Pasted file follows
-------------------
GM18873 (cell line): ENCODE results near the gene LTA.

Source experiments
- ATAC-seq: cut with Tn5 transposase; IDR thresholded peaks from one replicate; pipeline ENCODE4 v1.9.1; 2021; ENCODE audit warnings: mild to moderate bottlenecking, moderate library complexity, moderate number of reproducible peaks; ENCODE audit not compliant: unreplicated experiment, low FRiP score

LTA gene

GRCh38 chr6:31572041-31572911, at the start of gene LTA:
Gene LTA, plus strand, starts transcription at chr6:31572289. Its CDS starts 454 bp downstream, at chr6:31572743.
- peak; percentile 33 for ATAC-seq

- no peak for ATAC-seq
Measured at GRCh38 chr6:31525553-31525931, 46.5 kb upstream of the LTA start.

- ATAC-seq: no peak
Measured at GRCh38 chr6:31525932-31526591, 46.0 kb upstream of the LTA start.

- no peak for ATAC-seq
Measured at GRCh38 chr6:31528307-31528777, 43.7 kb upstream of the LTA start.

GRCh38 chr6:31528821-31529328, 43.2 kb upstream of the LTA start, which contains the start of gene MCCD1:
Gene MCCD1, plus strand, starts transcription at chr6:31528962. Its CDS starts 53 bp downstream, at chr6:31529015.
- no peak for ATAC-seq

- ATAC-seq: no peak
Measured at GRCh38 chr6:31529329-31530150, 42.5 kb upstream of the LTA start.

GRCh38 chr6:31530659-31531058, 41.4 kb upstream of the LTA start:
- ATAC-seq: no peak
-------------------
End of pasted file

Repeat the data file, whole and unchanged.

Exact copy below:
GM18873 (cell line): ENCODE results near the gene LTA.

Source experiments
- ATAC-seq: cut with Tn5 transposase; IDR thresholded peaks from one replicate; pipeline ENCODE4 v1.9.1; 2021; ENCODE audit warnings: mild to moderate bottlenecking, moderate library complexity, moderate number of reproducible peaks; ENCODE audit not compliant: unreplicated experiment, low FRiP score

LTA gene

GRCh38 chr6:31572041-31572911, at the start of gene LTA:
Gene LTA, plus strand, starts transcription at chr6:31572289. Its CDS starts 454 bp downstream, at chr6:31572743.
- peak; percentile 33 for ATAC-seq

- no peak for ATAC-seq
Measured at GRCh38 chr6:31525553-31525931, 46.5 kb upstream of the LTA start.

- ATAC-seq: no peak
Measured at GRCh38 chr6:31525932-31526591, 46.0 kb upstream of the LTA start.

- no peak for ATAC-seq
Measured at GRCh38 chr6:31528307-31528777, 43.7 kb upstream of the LTA start.

GRCh38 chr6:31528821-31529328, 43.2 kb upstream of the LTA start, which contains the start of gene MCCD1:
Gene MCCD1, plus strand, starts transcription at chr6:31528962. Its CDS starts 53 bp downstream, at chr6:31529015.
- no peak for ATAC-seq

- ATAC-seq: no peak
Measured at GRCh38 chr6:31529329-31530150, 42.5 kb upstream of the LTA start.

GRCh38 chr6:31530659-31531058, 41.4 kb upstream of the LTA start:
- ATAC-seq: no peak